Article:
A staff photographer for the Department of Energy was recently fired and is now seeking whistle-blower protection after he leaked photos of Secretary of Energy Rick Perry meeting with a major coal mining CEO.
Photographer Simon Edelman frequently followed Secretary of Energy Rick Perry as part of his official duties. One such meeting took place early last year, just a few weeks after Perry had taken the job, between him and coal executive Robert E. Murray, who was also a major donor to the Trump campaign. At the meeting, Edelman took several photographs, including one of Perry and Murray hugging, as well as a few of an "action plan" that Murray had brought along, detailing policy changes he wanted that were beneficial to the coal mining industry. Edelman shared the photos with some other journalists in September and they eventually made their way out, where they were held up as evidence of an inside track for the coal industry in policy-making.
Once it was revealed that Edelman took the photographs, he was fired, had his personal laptop and belongings seized, and was escorted from the federal headquarters. He, with the help of his lawyer, has now filed a complaint seeking federal whistle-blower protection, which is specifically offered by the Department of Energy where it notes "it is unlawful for agencies to take or threaten to take an adverse personnel action against an employee because he or she disclosed wrongdoing." During the meeting, Edelman notes he heard Murray say "this needs to be done" in regards to the plan he put forth (part of which was visible in the photographs and later became part of Perry's proposal six months later), to which Perry responded: "I think we can help you with this." Edelman noted he was startled by this and tried to hover in the room until his presence was eventually questioned. It wasn't until Perry revealed his proposal in September that Edelman noticed similarities between it and what he had seen in the meeting in March and decided to release the photos to help oppose it.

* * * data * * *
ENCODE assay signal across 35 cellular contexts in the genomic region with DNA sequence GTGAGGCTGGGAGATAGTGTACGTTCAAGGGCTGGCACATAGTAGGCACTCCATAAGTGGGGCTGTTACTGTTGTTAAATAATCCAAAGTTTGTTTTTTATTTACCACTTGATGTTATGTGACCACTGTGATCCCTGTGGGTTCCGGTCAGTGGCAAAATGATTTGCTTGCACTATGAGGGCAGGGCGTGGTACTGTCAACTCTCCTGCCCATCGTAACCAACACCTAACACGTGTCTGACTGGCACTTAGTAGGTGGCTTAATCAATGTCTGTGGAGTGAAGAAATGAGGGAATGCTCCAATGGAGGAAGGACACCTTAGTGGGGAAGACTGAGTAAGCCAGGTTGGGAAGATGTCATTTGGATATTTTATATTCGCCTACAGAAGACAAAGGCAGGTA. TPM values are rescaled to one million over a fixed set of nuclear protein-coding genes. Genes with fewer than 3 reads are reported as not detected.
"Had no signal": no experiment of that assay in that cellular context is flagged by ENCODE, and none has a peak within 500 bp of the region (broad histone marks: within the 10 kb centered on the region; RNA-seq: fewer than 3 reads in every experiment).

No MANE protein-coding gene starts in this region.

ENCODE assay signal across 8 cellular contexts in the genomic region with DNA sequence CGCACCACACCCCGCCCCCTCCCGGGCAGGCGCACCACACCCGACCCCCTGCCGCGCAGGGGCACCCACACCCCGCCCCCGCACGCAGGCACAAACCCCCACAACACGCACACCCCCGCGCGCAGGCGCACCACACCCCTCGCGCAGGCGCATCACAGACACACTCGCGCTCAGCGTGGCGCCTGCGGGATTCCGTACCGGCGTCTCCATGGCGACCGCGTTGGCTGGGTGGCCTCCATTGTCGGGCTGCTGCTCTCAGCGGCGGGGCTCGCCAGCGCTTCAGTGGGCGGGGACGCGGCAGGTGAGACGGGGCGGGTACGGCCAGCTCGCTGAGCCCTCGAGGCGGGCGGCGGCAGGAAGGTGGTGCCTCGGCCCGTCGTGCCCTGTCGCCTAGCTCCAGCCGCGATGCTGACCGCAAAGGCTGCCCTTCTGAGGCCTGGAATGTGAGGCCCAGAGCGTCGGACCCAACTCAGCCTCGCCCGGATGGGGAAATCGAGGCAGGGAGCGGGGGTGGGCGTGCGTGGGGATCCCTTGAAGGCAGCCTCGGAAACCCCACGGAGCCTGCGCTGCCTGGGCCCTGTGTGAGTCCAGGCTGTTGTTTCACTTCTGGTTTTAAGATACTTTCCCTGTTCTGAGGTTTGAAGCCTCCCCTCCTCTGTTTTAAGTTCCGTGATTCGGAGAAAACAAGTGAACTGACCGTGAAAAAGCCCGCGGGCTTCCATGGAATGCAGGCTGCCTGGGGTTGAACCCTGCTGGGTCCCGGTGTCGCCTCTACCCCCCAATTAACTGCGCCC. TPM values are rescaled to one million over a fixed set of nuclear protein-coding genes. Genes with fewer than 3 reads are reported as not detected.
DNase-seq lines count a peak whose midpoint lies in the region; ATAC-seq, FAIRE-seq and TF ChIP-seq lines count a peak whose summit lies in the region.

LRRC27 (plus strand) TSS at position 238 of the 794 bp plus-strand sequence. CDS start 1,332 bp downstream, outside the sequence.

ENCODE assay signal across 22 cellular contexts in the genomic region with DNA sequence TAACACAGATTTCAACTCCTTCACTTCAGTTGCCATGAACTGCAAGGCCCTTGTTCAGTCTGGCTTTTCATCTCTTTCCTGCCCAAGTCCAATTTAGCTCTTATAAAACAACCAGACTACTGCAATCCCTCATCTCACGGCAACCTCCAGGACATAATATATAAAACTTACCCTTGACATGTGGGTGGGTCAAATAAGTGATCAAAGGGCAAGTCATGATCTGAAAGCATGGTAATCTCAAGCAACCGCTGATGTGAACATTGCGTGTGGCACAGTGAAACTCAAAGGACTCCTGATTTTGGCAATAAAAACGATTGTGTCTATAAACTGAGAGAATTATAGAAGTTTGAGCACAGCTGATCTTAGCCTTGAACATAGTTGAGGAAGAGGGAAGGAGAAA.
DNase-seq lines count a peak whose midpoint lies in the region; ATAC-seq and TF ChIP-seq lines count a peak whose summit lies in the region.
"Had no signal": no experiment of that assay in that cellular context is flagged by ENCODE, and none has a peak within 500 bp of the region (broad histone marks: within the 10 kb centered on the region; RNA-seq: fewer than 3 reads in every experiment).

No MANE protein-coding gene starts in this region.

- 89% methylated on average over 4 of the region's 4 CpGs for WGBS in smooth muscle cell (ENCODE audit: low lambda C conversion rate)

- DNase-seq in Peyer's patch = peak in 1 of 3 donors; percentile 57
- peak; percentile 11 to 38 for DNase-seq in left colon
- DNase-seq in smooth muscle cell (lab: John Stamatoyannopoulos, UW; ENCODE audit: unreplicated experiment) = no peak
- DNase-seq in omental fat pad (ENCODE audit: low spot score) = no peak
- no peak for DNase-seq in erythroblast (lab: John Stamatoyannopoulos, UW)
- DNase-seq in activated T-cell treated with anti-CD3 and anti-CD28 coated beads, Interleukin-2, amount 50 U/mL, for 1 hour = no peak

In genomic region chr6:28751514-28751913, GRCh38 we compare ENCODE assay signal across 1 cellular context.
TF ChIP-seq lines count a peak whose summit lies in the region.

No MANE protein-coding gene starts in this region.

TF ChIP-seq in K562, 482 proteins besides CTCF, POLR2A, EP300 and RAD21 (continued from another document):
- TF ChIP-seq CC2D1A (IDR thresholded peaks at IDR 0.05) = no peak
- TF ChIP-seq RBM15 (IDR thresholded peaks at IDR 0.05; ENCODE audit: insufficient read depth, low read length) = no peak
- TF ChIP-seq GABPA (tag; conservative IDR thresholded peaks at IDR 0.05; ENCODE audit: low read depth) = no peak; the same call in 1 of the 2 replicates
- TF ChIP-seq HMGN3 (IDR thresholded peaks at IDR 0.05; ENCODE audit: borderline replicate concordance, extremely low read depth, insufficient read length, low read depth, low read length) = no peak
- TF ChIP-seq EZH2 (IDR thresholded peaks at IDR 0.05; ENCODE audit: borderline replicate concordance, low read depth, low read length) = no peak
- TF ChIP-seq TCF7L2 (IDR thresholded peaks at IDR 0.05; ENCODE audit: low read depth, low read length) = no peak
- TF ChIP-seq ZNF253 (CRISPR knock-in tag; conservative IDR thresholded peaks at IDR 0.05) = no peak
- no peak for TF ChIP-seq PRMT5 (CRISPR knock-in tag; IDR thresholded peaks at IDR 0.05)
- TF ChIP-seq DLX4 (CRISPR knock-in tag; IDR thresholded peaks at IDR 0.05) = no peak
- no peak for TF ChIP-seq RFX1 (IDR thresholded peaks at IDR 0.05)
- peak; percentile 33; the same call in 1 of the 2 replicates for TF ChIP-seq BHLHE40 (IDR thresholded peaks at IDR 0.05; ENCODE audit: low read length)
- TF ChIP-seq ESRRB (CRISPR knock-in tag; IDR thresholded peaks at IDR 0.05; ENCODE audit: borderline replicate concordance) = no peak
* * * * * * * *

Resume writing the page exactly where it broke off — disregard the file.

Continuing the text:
After being fired, an agency supervisor sent an email demanding that Edelman give over the administrative access to his photo storage, while in a recorded phone call, another employee said: "I would suggest that doing it sooner rather than later would probably be a good thing for you." As mentioned, Edelman has now retained a lawyer from Whistleblower Aid, who argues the photos were not classified and fall under public domain and is fighting the termination of his employment.
Lead image by Gage Skidmore, used under Creative Commons.
[via New York Times]